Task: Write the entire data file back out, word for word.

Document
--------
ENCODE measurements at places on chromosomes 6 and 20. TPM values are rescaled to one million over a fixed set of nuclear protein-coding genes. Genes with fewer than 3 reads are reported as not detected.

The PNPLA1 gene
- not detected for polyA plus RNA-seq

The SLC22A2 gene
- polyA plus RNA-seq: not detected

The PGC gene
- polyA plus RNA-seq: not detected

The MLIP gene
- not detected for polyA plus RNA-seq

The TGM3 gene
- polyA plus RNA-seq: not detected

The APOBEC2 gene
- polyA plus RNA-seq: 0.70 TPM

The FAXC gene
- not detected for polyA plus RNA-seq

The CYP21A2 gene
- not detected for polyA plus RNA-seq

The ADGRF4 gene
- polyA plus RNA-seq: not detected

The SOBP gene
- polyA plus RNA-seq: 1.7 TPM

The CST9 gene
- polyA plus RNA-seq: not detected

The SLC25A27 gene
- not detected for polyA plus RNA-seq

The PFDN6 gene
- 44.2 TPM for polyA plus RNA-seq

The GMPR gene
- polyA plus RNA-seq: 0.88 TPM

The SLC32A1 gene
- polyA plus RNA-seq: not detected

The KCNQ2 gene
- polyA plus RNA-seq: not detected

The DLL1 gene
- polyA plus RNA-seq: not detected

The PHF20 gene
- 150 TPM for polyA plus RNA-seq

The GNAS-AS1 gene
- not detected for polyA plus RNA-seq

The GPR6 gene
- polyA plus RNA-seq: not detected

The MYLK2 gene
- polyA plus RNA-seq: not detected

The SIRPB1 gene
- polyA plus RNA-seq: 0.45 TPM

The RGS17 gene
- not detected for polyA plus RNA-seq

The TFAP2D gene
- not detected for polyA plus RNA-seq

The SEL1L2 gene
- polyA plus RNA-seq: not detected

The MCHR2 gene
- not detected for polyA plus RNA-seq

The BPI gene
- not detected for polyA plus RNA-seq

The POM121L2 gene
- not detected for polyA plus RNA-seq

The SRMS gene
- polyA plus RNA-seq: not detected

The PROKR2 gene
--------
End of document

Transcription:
ENCODE measurements at places on chromosomes 6 and 20. TPM values are rescaled to one million over a fixed set of nuclear protein-coding genes. Genes with fewer than 3 reads are reported as not detected.

The PNPLA1 gene
- not detected for polyA plus RNA-seq

The SLC22A2 gene
- polyA plus RNA-seq: not detected

The PGC gene
- polyA plus RNA-seq: not detected

The MLIP gene
- not detected for polyA plus RNA-seq

The TGM3 gene
- polyA plus RNA-seq: not detected

The APOBEC2 gene
- polyA plus RNA-seq: 0.70 TPM

The FAXC gene
- not detected for polyA plus RNA-seq

The CYP21A2 gene
- not detected for polyA plus RNA-seq

The ADGRF4 gene
- polyA plus RNA-seq: not detected

The SOBP gene
- polyA plus RNA-seq: 1.7 TPM

The CST9 gene
- polyA plus RNA-seq: not detected

The SLC25A27 gene
- not detected for polyA plus RNA-seq

The PFDN6 gene
- 44.2 TPM for polyA plus RNA-seq

The GMPR gene
- polyA plus RNA-seq: 0.88 TPM

The SLC32A1 gene
- polyA plus RNA-seq: not detected

The KCNQ2 gene
- polyA plus RNA-seq: not detected

The DLL1 gene
- polyA plus RNA-seq: not detected

The PHF20 gene
- 150 TPM for polyA plus RNA-seq

The GNAS-AS1 gene
- not detected for polyA plus RNA-seq

The GPR6 gene
- polyA plus RNA-seq: not detected

The MYLK2 gene
- polyA plus RNA-seq: not detected

The SIRPB1 gene
- polyA plus RNA-seq: 0.45 TPM

The RGS17 gene
- not detected for polyA plus RNA-seq

The TFAP2D gene
- not detected for polyA plus RNA-seq

The SEL1L2 gene
- polyA plus RNA-seq: not detected

The MCHR2 gene
- not detected for polyA plus RNA-seq

The BPI gene
- not detected for polyA plus RNA-seq

The POM121L2 gene
- not detected for polyA plus RNA-seq

The SRMS gene
- polyA plus RNA-seq: not detected

The PROKR2 gene